could you please check the kerning for this logo? I'm a UI designer not a graphic designer. I have no confidence with kerning/letter spacing but I have to do this nonetheless.

enter image description here

If this is not the best place to ask this question could you please provide a forum which could help me? I find most graphic design forums quite nasty. I like forums that use karma points.

2 Answers 2


The essence of good kerning is to achieve an even appearance to the letterspacing in a word. It's a visual, not a mathematical operation. There some really hifalutin' rules to this, but they tend to be more academic than practical unless you're experienced with typography and/or a type designer.

Here's a basic rule-of-thumb kerning exercise that will get you 90 percent of the way, 90 percent of the time: squint at the text so it's blurry. Do you see blobs of white or dark lumps? The kerning needs to be evened out.

If you do that with your logo text you'll see that the letters "rea" are spaced farther apart than "alest." If you scooch (technical terminology is rampant in this post. huh?) "ales" to the left so they gain a bit of space between them, things will look much more even.

On the second line, the squint technique will reveal that "ADN" is widely spaced, "E" a bit tight, and the "T" and "O" are floating in comparatively large seas of white. That extra space between "D" and "N," the open tracking of the entire line and the fact that "AD" is in the lighter color combine to make it hard to tell if there's meant to be a space between "AD" and "NETWORK." You always want to avoid ambiguity of that kind. It makes the reader uneasy.

An "O" following a "W" is a common instance where tighter-than-default kerning is required. The "O" looks terribly insecure, and needs to be pulled in under the arm of the "W" so the two letters don't look so disconnected. Again, this will jump out at you if you give it a good squint.

Since you're not that experienced with this, you'll probably find it's an iterative process. You'll probably go too far in one direction or another and have to backtrack.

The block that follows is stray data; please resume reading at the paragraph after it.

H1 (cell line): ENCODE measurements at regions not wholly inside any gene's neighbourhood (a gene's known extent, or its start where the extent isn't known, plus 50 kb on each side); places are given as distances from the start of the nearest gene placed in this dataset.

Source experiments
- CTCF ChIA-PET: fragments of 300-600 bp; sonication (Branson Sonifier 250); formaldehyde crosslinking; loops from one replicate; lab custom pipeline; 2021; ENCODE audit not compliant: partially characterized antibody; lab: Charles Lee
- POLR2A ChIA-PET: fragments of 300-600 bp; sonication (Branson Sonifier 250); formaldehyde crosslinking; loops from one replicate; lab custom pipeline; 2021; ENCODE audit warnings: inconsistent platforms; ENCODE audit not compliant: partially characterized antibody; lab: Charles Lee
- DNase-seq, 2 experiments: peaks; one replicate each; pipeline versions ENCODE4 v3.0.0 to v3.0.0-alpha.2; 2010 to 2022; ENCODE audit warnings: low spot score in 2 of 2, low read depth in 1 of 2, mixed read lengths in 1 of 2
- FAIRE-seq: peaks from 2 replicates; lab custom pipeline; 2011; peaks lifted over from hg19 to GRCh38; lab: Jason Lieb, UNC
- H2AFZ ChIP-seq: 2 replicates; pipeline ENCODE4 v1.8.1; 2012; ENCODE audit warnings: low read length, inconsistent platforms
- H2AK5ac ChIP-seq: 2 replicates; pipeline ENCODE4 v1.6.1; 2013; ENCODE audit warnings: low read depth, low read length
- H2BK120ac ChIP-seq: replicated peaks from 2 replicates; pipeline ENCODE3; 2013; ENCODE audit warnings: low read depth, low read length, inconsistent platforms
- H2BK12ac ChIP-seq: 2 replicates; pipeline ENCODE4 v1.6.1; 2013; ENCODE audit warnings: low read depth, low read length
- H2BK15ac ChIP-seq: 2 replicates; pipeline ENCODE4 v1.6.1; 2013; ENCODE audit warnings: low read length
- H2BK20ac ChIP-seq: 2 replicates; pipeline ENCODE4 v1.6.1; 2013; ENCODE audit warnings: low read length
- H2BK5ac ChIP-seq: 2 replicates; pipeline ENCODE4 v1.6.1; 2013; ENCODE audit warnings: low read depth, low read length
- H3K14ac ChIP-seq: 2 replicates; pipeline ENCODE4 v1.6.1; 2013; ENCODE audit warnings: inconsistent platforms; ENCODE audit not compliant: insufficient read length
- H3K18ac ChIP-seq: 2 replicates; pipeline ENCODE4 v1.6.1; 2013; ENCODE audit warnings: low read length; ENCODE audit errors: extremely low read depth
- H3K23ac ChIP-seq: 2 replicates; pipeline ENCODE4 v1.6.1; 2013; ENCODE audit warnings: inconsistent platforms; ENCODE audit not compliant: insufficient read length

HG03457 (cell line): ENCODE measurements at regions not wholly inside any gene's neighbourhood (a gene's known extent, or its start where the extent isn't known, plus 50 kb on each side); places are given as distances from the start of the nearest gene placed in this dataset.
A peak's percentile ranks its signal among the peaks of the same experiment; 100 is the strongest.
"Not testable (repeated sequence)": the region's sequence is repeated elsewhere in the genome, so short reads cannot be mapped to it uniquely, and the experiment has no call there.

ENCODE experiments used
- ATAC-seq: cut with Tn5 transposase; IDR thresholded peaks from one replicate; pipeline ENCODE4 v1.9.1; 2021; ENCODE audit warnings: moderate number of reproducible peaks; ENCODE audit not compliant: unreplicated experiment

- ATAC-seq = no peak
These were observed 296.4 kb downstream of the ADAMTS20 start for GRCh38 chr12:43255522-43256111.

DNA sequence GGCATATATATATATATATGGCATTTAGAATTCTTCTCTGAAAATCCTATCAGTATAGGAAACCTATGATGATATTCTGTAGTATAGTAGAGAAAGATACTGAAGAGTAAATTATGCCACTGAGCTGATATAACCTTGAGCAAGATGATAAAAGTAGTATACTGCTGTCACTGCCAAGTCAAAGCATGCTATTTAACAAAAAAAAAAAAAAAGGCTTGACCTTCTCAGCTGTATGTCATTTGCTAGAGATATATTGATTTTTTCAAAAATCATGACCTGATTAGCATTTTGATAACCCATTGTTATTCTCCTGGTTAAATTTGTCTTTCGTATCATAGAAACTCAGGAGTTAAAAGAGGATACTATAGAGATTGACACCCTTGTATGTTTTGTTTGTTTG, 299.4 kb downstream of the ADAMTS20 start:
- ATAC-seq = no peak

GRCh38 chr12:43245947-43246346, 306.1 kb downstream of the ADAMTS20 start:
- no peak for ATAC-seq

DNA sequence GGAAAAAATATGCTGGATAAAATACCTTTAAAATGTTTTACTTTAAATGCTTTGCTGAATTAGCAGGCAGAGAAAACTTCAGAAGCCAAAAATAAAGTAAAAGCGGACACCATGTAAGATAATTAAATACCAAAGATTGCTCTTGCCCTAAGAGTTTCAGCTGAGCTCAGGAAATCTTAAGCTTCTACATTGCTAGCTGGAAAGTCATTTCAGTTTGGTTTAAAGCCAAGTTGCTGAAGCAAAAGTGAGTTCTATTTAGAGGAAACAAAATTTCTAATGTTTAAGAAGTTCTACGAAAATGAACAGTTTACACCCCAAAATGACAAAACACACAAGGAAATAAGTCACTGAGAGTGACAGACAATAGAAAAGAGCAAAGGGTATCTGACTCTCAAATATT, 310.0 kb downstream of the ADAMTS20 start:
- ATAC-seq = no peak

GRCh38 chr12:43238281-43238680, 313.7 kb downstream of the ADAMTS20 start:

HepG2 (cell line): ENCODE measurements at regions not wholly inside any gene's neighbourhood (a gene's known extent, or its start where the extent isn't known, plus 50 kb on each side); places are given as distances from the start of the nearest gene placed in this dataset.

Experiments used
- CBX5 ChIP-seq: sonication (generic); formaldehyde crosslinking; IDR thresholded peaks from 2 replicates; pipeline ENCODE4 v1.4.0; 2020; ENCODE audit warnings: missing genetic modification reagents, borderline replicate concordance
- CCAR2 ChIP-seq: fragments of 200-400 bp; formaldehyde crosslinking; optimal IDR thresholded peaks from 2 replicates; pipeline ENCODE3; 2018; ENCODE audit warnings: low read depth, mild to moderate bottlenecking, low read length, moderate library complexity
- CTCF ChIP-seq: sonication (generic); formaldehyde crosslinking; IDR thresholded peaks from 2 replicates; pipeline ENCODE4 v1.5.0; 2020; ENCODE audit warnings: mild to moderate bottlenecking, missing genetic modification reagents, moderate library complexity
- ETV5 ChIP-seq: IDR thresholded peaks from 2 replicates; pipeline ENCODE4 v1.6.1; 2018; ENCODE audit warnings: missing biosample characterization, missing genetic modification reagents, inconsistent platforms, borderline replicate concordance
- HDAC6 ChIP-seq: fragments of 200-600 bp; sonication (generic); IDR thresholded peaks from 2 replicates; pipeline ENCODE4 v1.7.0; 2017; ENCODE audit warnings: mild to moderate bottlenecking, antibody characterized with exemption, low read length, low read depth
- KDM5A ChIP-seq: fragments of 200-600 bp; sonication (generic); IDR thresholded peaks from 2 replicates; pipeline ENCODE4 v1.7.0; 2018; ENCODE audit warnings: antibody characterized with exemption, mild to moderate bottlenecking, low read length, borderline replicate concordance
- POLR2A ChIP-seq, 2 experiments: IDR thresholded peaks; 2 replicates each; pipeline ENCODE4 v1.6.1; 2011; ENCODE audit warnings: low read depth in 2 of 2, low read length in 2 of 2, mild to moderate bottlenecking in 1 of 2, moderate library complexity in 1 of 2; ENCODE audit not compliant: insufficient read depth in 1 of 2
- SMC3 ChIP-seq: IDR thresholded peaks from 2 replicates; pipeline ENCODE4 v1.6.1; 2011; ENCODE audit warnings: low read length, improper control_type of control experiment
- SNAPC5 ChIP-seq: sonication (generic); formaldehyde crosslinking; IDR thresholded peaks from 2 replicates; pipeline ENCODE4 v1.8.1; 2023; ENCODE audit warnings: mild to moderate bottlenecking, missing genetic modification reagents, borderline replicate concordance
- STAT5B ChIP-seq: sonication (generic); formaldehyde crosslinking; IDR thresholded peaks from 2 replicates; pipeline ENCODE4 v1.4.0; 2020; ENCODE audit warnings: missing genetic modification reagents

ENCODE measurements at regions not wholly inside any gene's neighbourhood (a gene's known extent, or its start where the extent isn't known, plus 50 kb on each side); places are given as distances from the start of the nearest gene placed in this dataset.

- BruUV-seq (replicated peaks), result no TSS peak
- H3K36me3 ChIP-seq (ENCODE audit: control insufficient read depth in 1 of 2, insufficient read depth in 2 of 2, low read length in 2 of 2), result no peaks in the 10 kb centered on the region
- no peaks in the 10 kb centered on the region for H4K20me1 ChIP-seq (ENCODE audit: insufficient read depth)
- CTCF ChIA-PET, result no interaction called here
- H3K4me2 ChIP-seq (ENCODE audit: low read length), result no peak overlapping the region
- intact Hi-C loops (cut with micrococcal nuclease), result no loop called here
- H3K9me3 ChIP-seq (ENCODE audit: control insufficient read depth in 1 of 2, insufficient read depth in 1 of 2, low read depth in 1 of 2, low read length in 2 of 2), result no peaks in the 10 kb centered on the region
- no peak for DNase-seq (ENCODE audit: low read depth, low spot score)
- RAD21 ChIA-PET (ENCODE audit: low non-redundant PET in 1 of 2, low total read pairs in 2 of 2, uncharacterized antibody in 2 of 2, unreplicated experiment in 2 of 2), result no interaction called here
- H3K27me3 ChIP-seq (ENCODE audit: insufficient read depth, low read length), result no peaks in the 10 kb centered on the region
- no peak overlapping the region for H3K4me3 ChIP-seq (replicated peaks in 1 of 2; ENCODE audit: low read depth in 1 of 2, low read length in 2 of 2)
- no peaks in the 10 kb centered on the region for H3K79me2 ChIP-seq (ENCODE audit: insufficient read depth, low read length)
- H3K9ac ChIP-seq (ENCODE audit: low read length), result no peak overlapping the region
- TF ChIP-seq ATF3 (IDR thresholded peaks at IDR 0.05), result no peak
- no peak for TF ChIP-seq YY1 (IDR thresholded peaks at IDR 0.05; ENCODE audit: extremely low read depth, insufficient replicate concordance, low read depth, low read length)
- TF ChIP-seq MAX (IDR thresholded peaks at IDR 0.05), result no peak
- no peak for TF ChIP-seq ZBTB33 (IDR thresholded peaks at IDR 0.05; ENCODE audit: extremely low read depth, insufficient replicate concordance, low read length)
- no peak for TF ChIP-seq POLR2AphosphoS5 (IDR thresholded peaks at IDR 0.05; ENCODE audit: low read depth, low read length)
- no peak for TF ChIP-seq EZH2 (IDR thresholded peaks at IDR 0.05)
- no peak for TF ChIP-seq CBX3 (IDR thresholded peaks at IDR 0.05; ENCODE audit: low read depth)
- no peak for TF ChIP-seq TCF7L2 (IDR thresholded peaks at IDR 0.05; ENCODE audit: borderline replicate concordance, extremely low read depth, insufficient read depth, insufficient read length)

Above all, don't agonize over it. There's no absolute right or wrong involved. If you can squint at it and each line looks nicely even in texture, you're in good shape.

  • 4
    A thing I use as complement squinting with is to import the logo to Photoshop and add a blur (gaussian blur often works). This will will mimic squinting, but for me it's easier to get more precise information about where adjustment is needed. Nov 27, 2014 at 7:57
  • That's a great tip Henrik, just tried it out and noticed a bunch of flaws. I converted the letters to symbols in Illy and then applied the gaussian blur. Then you can toggle the effect in the appearance panel
    – Mopo123
    Dec 2, 2014 at 0:50

It is true that training and experience in design is what can most improve your ability to detect at a glance and correctly apply the necessary adjustments regarding kerning, a truly relevant aspect in branding.

Another very different thing is how the best recommendation listed here is about to "close your eyes until you see blurry." In this way, everything they say afterward will lose its credibility.

Please, if user here are not specialists, it is much better to practice silence avoiding confusing newbies and learning from true expert users.

  • Not only does this not answer a 10-year-old question. But in fact the "see blurry" Is a MUST technique. You constantly need to see things as masses, as areas, not as detailed information. You use it as blocks to define spacing, when you use a Lorem Ipsum text, you use it when making a dummy, you use it when making a low-resolution animation, a storyboard, when you make a preview, when you paint, when you desaturate things to see the light values, when you sing a tune when composing music, when making a story arch... You use that technique all the time.
    – Rafael
    Mar 18 at 16:36

Your Answer

By clicking “Post Your Answer”, you agree to our terms of service and acknowledge you have read our privacy policy.

Not the answer you're looking for? Browse other questions tagged or ask your own question.